One way to guarantee that you aren't buying milk from a factory farm is to go vegan. That means finding a vegan, non-dairy alternative to milk from cows or goats. Start by looking for non-dairy milk that is organic, free of synthetic ingredients, high in nutrition and is not made from soy (which is likely to be genetically engineered), or rice (which probably contains arsenic).
We recommend Manitoba Harvest's Hemp Bliss. But there's a catch. It's no longer sold in the U.S. You can buy direct online, but as the website explains, "due to product freezing" it can't be shipped (it comes from Canada) from November 1 through April 15. If you weren't able to stock up on Hemp Bliss before the snow started falling, there's an easy alternative:
Al Gore recently made headlines with his decision to go vegan. While he hasn't said so publicly, it's likely that his dedication to solving the problem of climate change contributed to his decision. As Ben Adler says in his recent article, "Al Gore is a vegan now-and we think we know why," a new National Academy of Sciences study shows that U.S. methane emissions from the factory farming of animal products may contribute as much to climate change as the entire U.S. transportation industry. According to a report by the United Nations Food and Agriculture Organization, the global dairy industry's share of total greenhouse gas emissions at four percent.
Whatever your motivation—your health, public health or concerns about animal welfare or climate change—there are alternatives to buying milk from industrial CAFOs. Check sources and brands, and read labels, carefully. And if you're dining out, avoid milk products completely, unless the restaurant can at a minimum, guarantee that all its milk products are certified organic.
Visit EcoWatch’s FOOD page for more related news on this topic
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Kevin T. Smiley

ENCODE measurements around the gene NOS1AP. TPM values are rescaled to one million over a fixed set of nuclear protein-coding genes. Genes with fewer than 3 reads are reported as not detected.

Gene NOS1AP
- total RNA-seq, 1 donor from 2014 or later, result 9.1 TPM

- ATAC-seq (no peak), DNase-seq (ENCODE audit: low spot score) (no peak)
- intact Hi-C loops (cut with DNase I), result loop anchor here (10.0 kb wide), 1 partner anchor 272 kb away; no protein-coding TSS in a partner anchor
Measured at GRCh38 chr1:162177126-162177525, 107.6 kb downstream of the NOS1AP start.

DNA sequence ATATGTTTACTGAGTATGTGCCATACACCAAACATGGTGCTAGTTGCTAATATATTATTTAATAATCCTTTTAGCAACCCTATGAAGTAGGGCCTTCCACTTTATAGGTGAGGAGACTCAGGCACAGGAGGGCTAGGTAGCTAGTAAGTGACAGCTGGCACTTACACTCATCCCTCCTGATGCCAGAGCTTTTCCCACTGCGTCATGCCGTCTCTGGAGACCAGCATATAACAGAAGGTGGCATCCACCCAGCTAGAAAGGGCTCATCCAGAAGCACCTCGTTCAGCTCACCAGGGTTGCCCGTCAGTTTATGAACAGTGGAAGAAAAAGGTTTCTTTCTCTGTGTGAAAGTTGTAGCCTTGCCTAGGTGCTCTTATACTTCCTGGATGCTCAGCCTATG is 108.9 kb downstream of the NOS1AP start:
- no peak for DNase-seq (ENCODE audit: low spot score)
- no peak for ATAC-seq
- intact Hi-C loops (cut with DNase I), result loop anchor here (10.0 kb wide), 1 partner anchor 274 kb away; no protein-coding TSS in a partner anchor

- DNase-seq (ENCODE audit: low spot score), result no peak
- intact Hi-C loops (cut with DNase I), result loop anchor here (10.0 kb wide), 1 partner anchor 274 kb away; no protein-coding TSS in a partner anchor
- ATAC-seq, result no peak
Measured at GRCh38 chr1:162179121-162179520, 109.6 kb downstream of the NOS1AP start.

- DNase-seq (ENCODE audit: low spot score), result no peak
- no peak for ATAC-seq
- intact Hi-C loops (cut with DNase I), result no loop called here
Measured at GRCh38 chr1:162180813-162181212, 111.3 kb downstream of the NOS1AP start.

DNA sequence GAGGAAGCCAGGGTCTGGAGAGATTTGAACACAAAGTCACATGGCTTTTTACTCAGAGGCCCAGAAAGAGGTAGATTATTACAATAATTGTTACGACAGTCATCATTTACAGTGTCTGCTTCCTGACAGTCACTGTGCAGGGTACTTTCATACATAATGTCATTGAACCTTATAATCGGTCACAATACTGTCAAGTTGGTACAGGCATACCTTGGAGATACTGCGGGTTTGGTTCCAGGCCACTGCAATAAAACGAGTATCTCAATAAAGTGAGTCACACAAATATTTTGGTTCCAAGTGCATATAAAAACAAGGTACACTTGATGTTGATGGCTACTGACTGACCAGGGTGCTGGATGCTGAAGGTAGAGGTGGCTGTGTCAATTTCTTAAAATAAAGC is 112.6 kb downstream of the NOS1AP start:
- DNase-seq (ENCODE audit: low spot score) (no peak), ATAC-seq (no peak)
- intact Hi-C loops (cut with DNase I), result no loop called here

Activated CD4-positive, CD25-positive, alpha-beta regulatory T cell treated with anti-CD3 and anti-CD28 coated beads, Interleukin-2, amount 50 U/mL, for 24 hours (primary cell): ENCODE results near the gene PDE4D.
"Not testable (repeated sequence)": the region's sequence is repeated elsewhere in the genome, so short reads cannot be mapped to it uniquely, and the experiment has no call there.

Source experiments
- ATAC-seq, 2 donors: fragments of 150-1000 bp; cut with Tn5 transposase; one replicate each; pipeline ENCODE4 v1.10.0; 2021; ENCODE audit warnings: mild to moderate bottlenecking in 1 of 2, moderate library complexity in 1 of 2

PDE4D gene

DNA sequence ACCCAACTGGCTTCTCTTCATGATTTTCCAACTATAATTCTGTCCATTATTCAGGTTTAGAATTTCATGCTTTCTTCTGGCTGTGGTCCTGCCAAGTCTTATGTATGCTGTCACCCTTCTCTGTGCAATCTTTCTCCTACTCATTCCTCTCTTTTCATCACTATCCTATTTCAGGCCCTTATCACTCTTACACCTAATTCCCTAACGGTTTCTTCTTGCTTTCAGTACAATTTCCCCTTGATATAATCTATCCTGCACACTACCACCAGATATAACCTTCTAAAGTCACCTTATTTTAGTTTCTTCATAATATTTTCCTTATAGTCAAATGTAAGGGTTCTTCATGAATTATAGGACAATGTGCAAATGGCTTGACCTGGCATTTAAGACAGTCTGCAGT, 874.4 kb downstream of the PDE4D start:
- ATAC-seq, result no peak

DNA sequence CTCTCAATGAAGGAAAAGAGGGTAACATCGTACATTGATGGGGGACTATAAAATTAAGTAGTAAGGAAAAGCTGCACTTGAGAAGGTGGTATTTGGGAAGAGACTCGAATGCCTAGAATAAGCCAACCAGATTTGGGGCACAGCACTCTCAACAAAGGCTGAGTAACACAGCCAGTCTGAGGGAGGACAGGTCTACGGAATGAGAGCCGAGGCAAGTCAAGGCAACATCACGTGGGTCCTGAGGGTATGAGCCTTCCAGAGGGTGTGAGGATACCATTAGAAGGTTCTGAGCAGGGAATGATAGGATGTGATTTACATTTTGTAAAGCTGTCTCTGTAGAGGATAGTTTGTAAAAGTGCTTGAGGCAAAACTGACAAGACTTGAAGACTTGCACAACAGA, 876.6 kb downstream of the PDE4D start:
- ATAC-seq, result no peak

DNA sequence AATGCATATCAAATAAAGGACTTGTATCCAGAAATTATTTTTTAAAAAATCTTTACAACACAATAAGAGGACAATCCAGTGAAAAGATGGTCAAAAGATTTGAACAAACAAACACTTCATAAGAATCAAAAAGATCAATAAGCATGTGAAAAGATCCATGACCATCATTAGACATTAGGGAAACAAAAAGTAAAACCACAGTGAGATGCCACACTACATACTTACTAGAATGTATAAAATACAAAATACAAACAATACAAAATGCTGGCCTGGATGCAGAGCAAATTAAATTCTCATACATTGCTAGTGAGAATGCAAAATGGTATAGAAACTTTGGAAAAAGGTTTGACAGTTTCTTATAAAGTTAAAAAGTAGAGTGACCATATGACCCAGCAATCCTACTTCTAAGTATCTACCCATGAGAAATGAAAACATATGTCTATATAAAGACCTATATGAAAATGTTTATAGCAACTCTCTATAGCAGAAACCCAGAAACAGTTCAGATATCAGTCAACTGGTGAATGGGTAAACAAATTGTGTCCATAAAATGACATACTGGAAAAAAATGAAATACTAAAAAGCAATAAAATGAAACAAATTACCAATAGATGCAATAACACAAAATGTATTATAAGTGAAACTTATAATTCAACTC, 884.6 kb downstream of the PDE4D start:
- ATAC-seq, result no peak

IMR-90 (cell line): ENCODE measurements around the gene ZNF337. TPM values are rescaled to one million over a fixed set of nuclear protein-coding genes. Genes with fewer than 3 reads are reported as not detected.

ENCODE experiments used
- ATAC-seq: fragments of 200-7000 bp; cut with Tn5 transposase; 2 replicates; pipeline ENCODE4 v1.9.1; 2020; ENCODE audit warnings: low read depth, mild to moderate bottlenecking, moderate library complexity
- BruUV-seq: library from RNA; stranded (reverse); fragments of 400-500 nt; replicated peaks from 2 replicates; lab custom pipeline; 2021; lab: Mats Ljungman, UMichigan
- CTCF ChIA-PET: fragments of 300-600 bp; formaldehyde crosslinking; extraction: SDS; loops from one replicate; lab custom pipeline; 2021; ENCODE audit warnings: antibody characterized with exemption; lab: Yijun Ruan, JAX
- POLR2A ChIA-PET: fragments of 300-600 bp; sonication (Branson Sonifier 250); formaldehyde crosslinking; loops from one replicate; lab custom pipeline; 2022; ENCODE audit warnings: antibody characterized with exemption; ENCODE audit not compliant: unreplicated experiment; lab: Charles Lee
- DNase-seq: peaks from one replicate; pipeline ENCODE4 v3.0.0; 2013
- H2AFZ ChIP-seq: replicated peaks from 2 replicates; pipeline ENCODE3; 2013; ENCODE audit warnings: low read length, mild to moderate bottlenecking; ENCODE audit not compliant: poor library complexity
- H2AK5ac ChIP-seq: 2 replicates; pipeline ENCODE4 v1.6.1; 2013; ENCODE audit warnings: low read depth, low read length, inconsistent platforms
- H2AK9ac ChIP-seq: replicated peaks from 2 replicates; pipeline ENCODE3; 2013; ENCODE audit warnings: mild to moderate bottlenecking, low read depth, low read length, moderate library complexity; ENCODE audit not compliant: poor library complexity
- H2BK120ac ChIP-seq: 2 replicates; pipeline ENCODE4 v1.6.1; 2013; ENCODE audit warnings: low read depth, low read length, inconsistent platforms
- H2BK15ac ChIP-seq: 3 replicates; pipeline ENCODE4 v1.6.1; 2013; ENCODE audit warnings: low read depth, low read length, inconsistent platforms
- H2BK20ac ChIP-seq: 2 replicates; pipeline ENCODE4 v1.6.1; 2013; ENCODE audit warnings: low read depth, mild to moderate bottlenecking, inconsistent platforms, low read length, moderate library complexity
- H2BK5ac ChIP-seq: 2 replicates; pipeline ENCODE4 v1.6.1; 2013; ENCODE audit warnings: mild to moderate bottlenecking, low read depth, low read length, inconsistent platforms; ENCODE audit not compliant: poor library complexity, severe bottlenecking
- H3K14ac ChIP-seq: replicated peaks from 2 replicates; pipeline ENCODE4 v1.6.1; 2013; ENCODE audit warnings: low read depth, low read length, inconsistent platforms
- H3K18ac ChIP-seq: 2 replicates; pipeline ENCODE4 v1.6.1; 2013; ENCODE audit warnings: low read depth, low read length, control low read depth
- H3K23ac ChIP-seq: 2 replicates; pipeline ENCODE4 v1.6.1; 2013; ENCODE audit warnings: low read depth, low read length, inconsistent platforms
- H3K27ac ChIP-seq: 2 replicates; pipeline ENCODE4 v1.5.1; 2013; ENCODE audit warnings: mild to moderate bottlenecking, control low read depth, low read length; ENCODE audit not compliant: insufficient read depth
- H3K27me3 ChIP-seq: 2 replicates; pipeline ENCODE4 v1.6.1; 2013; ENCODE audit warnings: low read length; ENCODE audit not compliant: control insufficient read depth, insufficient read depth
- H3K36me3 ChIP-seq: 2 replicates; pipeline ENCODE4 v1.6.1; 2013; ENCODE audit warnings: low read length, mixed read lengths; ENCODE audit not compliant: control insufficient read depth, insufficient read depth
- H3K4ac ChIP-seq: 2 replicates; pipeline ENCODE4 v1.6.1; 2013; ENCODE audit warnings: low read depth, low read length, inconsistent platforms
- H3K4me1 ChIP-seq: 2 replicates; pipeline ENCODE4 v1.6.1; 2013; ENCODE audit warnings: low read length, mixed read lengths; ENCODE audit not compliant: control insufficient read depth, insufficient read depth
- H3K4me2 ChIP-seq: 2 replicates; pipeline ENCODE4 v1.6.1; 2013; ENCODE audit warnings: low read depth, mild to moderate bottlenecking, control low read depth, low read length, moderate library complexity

When hurricanes and other extreme storms unleash downpours like Tropical Storm Beta has been doing in the South, the floodwater doesn't always stay within the government's flood risk zones.
New research suggests that nearly twice as many properties are at risk from a 100-year flood today than the Federal Emergency Management Agency's flood maps indicate.
Flooding Outside the Zones<p>About <a href="https://furmancenter.org/files/Floodplain_PopulationBrief_12DEC2017.pdf" target="_blank">15 million</a> Americans live in FEMA's current 100-year flood zones. The designation warns them that their properties face a 1% risk of flooding in any given year. They must obtain flood insurance if they want a federally ensured loan – insurance that helps them recover from flooding.</p><p>In Greater Houston, however, <a href="https://doi.org/10.1111/j.1539-6924.2012.01840.x" target="_blank">47% of claims</a> made to FEMA across three decades before Hurricane Harvey were outside of the 100-year flood zones. Harris County, recognizing that FEMA flood maps don't capture the full risk, now <a href="https://www.hcfcd.org/floodinsurance" target="_blank" rel="noopener noreferrer">recommends that every household</a> in Houston and the rest of the county have flood insurance.</p><p>New risk models point to a similar conclusion: Flood risk in these areas outstrips expectations in the current FEMA flood maps.</p><p>One of those models, from the <a href="https://firststreet.org/flood-lab/research/2020-national-flood-risk-assessment-highlights/" target="_blank">First Street Foundation</a>, estimates that the number of properties at risk in a 100-year storm is 1.7 times higher than the FEMA maps suggest. Other <a href="https://doi.org/10.1088/1748-9326/aaac65" target="_blank" rel="noopener noreferrer">researchers</a> find an even higher margin, with 2.6 to 3.1 times more people exposed to serious flooding in a 100-year storm than FEMA estimates.</p>